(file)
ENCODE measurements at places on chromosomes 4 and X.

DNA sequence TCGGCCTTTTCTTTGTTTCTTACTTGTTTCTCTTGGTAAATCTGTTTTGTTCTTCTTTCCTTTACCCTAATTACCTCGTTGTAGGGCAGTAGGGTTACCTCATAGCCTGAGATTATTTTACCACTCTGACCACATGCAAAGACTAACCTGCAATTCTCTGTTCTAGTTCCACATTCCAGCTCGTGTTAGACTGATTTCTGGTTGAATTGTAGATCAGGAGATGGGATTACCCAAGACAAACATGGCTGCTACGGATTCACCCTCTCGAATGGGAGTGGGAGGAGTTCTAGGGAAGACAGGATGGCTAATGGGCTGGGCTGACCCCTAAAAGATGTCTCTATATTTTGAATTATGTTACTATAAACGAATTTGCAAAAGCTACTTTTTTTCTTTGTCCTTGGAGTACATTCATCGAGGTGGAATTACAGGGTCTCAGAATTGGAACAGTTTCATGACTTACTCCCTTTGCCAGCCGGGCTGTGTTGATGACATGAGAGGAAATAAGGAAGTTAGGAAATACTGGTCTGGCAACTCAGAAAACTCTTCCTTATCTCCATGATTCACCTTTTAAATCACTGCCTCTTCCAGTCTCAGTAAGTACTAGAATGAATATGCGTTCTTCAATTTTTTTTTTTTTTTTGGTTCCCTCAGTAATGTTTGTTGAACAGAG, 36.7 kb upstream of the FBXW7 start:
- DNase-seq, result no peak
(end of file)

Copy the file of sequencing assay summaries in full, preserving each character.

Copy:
ENCODE measurements at places on chromosomes 4 and X.

DNA sequence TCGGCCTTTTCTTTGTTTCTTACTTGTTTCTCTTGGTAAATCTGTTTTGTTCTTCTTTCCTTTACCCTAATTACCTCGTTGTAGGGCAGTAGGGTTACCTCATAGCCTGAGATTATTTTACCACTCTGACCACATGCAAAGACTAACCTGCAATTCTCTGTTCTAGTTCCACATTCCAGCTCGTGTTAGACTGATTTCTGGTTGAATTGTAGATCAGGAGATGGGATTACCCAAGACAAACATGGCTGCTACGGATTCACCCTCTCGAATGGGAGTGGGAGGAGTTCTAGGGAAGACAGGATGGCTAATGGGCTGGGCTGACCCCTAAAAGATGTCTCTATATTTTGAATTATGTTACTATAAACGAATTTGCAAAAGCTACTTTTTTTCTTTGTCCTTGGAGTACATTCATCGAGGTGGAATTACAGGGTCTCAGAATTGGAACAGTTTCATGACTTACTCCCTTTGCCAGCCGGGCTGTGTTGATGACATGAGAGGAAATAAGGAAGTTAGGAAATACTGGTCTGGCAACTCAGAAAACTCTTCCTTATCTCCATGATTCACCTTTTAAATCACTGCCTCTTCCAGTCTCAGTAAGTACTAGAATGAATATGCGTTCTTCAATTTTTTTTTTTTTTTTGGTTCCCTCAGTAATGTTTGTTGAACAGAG, 36.7 kb upstream of the FBXW7 start:
- DNase-seq, result no peak